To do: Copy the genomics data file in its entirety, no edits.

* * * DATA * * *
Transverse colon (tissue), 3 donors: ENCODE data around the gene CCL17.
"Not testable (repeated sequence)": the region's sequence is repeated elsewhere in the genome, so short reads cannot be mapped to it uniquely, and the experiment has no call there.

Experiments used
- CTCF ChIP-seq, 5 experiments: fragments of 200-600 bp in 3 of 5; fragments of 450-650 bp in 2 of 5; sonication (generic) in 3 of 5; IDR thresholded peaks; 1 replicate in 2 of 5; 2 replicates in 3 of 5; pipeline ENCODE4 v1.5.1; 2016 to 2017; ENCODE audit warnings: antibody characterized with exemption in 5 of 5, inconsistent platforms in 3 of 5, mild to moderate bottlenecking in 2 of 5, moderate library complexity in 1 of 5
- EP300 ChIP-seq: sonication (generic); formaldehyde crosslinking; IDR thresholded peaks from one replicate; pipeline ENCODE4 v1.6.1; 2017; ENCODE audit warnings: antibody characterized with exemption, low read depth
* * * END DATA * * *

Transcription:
Transverse colon (tissue), 3 donors: ENCODE data around the gene CCL17.
"Not testable (repeated sequence)": the region's sequence is repeated elsewhere in the genome, so short reads cannot be mapped to it uniquely, and the experiment has no call there.

Experiments used
- CTCF ChIP-seq, 5 experiments: fragments of 200-600 bp in 3 of 5; fragments of 450-650 bp in 2 of 5; sonication (generic) in 3 of 5; IDR thresholded peaks; 1 replicate in 2 of 5; 2 replicates in 3 of 5; pipeline ENCODE4 v1.5.1; 2016 to 2017; ENCODE audit warnings: antibody characterized with exemption in 5 of 5, inconsistent platforms in 3 of 5, mild to moderate bottlenecking in 2 of 5, moderate library complexity in 1 of 5
- EP300 ChIP-seq: sonication (generic); formaldehyde crosslinking; IDR thresholded peaks from one replicate; pipeline ENCODE4 v1.6.1; 2017; ENCODE audit warnings: antibody characterized with exemption, low read depth